Michigan Techâ??s Mind Trekkers program has built a positive reputation in the community for bringing more science and engineering to high school students.
Monday afternoon, the State Farm Insurance Youth Advisory Board presented Mind Trekkers with a grant for $79,916 to expand their programming at Hancock, Calumet, Lake Linden, and Lâ??Anse high schools.
â??Weâ??re going to buy new experiments,â?? said assistant coordinator for youth programs at Michigan Tech, Liz Fujita. â??Weâ??re going to have the students suggest experiments; whatever they want to do, and whenever possible, weâ??re going to buy classroom sets. So, the students use the demos, but then all of those materials stay in the school.â??
Mind Trekkers goes beyond what is taught in the classroom to more fully explain the scientific process behind every day phenomena. For the students involved, itâ??s rewarding on many levels.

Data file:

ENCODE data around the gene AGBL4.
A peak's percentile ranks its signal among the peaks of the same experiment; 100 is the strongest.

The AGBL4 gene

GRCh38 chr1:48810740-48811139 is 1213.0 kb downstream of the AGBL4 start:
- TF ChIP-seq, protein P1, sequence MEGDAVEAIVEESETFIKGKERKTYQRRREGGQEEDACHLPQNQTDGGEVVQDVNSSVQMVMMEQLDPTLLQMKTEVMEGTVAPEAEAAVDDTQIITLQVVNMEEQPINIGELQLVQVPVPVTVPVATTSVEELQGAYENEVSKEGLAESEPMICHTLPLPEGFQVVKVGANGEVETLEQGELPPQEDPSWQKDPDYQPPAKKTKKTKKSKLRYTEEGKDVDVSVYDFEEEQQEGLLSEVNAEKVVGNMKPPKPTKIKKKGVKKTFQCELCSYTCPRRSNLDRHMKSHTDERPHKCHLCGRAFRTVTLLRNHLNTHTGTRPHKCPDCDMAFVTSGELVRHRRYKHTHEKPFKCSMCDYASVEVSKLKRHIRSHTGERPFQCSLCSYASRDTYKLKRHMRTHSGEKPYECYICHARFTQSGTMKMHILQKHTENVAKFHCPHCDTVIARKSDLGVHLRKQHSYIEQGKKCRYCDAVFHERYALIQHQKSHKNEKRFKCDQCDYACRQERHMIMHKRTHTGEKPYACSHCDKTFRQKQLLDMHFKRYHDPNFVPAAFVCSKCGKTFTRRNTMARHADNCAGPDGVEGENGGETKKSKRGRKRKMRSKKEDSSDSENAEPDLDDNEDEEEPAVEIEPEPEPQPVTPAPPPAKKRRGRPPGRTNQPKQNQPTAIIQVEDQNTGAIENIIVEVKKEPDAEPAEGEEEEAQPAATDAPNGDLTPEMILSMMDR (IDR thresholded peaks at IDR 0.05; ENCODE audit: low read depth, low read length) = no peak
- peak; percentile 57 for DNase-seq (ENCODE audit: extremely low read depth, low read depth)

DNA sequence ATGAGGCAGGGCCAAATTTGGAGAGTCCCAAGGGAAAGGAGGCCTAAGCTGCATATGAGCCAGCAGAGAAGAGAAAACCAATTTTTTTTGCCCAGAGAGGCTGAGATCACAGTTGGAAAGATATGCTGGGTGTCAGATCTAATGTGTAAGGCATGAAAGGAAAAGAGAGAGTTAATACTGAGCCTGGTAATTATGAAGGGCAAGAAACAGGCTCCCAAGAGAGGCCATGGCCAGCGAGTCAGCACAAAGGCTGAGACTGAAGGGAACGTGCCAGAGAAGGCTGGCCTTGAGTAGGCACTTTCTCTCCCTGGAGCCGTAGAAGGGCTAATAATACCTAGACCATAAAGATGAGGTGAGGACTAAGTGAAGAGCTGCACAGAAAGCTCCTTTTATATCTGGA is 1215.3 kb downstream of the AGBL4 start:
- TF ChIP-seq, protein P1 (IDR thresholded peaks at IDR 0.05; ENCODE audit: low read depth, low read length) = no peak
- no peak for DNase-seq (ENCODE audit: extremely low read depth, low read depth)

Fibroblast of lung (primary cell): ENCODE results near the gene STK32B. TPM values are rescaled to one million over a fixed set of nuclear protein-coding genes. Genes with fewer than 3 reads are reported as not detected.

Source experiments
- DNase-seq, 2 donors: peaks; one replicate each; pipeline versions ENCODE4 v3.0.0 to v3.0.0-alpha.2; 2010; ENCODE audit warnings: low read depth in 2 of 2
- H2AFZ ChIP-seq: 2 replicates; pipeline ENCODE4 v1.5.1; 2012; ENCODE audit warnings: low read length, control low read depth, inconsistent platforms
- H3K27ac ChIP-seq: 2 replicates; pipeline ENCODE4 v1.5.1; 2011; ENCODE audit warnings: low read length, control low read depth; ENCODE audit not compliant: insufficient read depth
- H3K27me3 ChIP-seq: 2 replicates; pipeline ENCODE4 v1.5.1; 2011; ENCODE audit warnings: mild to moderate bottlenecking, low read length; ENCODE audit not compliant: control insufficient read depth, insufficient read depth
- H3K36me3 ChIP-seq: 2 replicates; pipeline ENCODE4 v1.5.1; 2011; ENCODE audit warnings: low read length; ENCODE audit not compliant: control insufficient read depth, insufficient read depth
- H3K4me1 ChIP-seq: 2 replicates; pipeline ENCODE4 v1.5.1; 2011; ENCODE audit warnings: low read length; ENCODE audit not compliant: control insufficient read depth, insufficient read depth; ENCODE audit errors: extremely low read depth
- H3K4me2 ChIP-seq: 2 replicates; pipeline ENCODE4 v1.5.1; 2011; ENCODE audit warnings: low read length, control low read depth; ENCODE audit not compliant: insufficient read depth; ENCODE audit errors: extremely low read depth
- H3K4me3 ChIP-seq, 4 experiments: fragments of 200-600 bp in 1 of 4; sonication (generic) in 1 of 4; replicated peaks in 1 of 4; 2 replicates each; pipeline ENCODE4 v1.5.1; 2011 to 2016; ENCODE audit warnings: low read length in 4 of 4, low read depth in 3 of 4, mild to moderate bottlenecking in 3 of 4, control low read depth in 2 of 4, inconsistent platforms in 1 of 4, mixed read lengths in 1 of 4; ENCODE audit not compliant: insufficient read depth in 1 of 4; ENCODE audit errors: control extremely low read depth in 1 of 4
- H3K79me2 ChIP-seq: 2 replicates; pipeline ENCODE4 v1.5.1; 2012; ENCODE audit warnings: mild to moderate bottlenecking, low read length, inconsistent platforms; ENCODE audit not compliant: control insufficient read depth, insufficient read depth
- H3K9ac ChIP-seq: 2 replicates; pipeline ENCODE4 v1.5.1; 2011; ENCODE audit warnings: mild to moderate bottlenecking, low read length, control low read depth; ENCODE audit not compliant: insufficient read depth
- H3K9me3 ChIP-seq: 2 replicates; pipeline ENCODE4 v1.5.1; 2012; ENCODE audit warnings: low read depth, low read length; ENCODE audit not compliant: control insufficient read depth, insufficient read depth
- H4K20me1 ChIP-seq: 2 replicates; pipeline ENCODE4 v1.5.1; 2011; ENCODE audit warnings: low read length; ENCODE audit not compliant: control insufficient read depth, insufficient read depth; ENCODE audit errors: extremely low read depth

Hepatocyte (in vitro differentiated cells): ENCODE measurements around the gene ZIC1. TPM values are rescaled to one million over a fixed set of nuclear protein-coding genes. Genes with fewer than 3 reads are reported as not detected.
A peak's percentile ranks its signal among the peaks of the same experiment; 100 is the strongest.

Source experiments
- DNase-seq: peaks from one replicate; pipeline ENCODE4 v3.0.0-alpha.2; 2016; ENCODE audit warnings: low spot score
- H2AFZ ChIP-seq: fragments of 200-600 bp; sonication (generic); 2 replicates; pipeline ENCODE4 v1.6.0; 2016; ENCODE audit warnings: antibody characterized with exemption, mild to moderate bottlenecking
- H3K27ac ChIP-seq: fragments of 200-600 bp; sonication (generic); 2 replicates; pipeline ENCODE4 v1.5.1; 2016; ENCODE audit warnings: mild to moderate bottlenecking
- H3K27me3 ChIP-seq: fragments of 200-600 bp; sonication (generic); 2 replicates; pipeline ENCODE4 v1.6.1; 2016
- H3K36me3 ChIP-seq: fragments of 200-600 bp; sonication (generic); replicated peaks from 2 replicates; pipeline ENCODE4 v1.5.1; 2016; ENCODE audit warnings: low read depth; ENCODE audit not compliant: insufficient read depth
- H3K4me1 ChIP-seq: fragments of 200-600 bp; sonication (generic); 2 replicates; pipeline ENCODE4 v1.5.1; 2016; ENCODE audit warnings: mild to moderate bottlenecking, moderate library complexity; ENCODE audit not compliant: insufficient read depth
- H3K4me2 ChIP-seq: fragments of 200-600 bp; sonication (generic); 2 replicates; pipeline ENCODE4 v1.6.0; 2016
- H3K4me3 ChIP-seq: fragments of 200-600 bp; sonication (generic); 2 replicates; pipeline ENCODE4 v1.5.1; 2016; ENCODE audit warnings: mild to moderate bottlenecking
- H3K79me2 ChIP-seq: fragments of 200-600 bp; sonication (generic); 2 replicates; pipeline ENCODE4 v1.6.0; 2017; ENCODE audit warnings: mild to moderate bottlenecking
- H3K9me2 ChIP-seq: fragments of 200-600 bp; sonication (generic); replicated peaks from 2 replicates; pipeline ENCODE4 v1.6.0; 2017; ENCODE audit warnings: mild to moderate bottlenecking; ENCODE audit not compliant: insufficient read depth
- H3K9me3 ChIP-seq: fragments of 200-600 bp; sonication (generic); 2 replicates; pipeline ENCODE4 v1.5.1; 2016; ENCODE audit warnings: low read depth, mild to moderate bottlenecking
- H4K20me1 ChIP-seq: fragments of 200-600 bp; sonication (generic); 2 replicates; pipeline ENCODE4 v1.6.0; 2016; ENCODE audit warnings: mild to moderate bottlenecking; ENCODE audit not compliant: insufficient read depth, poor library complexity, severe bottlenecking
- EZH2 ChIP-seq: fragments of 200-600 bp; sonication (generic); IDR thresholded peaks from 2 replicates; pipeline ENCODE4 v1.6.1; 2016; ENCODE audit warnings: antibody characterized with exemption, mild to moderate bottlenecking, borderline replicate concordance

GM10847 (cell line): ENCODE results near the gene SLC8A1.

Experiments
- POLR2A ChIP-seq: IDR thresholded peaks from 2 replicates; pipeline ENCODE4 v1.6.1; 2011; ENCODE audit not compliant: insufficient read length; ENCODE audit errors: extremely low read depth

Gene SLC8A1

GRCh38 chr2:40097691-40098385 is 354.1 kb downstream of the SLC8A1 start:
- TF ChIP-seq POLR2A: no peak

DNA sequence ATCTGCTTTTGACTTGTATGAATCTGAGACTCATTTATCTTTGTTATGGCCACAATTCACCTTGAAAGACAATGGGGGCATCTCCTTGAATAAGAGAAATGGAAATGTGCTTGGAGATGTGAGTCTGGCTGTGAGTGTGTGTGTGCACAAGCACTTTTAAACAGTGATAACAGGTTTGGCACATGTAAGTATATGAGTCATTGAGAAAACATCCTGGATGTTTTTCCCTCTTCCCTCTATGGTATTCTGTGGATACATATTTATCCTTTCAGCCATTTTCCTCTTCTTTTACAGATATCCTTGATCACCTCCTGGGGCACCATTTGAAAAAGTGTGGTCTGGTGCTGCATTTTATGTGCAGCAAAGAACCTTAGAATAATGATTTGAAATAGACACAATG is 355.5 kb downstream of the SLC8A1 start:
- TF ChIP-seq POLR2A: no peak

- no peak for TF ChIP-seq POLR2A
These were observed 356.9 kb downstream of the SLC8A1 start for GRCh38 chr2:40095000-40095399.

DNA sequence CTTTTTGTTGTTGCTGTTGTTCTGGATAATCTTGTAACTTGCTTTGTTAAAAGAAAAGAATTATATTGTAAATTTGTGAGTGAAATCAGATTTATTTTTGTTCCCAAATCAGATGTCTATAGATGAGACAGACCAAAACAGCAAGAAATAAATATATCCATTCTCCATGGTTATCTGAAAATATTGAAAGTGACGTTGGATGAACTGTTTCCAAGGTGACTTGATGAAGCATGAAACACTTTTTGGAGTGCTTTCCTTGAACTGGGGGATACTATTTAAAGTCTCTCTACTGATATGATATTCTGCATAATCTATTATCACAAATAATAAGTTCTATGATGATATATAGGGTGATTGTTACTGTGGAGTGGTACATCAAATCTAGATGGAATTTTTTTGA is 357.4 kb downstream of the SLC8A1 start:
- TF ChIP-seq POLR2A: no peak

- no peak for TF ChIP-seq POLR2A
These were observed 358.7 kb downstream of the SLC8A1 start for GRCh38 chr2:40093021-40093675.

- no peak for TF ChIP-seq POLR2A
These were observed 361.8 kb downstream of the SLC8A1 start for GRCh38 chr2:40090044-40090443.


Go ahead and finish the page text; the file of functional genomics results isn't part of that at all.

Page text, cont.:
â??It allows you to be able to see if this is the program you want to go into, or the field, and it shows your ability,â?? said Hancock High School ninth grade student, Savannah Stroud.
â??At first, I was kind of skeptical, like, â??Oh, science. Iâ??m not really good at science,â??â?? added Hancock High School ninth grade student, Maija Markkanen. â??But then after I was in the program, I was like, â??Oh, wow! Science is actually pretty cool.â??â??
From learning about static electricity to making ice cream with liquid nitrogen, Michigan Techâ??s Mind Trekkers aims at showing students that science and learning can be fun.
â??Around middle school and high school, you might have students self-selecting out of science, but we know itâ??s really cool especially when itâ??s something you look at and feel and do,â?? Fujita said. â??It loans itself to just exploring and tinkering.â??